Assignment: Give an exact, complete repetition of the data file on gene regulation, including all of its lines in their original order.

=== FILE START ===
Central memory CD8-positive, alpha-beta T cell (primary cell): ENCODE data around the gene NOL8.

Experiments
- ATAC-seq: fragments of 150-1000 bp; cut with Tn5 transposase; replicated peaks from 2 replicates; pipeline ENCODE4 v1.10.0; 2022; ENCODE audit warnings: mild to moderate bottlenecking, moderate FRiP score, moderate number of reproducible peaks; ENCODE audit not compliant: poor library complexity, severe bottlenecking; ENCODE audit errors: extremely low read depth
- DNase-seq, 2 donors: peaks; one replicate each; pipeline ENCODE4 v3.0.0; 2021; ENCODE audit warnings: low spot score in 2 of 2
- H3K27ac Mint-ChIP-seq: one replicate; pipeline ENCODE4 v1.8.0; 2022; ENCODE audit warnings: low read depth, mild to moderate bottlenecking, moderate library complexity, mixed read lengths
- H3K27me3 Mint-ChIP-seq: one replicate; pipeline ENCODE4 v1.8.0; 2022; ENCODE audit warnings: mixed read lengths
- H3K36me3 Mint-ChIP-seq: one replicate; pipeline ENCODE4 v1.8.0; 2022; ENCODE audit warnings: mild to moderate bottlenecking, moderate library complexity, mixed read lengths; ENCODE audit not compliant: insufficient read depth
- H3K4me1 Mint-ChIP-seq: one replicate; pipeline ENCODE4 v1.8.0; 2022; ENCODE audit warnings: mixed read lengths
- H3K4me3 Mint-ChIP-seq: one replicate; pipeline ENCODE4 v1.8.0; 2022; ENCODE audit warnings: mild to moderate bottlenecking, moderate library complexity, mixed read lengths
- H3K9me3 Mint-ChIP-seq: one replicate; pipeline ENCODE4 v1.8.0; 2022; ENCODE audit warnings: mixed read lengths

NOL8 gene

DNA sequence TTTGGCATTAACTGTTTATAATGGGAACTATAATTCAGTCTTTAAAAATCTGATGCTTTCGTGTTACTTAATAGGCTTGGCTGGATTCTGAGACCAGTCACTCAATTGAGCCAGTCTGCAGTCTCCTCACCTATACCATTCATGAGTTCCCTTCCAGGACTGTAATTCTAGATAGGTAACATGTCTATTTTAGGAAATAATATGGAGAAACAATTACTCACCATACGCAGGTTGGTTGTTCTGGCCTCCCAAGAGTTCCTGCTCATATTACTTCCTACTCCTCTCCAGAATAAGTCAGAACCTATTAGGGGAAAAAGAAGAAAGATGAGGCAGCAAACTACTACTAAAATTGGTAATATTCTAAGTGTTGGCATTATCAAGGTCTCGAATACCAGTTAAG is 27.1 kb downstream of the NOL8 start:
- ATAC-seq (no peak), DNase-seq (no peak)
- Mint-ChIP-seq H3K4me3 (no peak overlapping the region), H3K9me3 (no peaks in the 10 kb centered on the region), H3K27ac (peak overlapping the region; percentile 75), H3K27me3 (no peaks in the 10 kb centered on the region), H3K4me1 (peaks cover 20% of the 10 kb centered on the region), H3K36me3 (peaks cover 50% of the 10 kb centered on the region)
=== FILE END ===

Central memory CD8-positive, alpha-beta T cell (primary cell): ENCODE data around the gene NOL8.

Experiments
- ATAC-seq: fragments of 150-1000 bp; cut with Tn5 transposase; replicated peaks from 2 replicates; pipeline ENCODE4 v1.10.0; 2022; ENCODE audit warnings: mild to moderate bottlenecking, moderate FRiP score, moderate number of reproducible peaks; ENCODE audit not compliant: poor library complexity, severe bottlenecking; ENCODE audit errors: extremely low read depth
- DNase-seq, 2 donors: peaks; one replicate each; pipeline ENCODE4 v3.0.0; 2021; ENCODE audit warnings: low spot score in 2 of 2
- H3K27ac Mint-ChIP-seq: one replicate; pipeline ENCODE4 v1.8.0; 2022; ENCODE audit warnings: low read depth, mild to moderate bottlenecking, moderate library complexity, mixed read lengths
- H3K27me3 Mint-ChIP-seq: one replicate; pipeline ENCODE4 v1.8.0; 2022; ENCODE audit warnings: mixed read lengths
- H3K36me3 Mint-ChIP-seq: one replicate; pipeline ENCODE4 v1.8.0; 2022; ENCODE audit warnings: mild to moderate bottlenecking, moderate library complexity, mixed read lengths; ENCODE audit not compliant: insufficient read depth
- H3K4me1 Mint-ChIP-seq: one replicate; pipeline ENCODE4 v1.8.0; 2022; ENCODE audit warnings: mixed read lengths
- H3K4me3 Mint-ChIP-seq: one replicate; pipeline ENCODE4 v1.8.0; 2022; ENCODE audit warnings: mild to moderate bottlenecking, moderate library complexity, mixed read lengths
- H3K9me3 Mint-ChIP-seq: one replicate; pipeline ENCODE4 v1.8.0; 2022; ENCODE audit warnings: mixed read lengths

NOL8 gene

DNA sequence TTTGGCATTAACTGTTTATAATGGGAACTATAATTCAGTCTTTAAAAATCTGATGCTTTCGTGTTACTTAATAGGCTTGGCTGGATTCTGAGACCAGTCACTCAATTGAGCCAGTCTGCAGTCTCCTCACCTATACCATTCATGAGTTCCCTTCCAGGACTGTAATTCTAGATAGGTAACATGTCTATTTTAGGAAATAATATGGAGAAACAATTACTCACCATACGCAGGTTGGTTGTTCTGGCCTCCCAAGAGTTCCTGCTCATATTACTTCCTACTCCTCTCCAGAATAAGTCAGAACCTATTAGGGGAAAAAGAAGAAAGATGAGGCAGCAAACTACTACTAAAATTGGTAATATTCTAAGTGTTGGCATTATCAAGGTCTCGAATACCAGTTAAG is 27.1 kb downstream of the NOL8 start:
- ATAC-seq (no peak), DNase-seq (no peak)
- Mint-ChIP-seq H3K4me3 (no peak overlapping the region), H3K9me3 (no peaks in the 10 kb centered on the region), H3K27ac (peak overlapping the region; percentile 75), H3K27me3 (no peaks in the 10 kb centered on the region), H3K4me1 (peaks cover 20% of the 10 kb centered on the region), H3K36me3 (peaks cover 50% of the 10 kb centered on the region)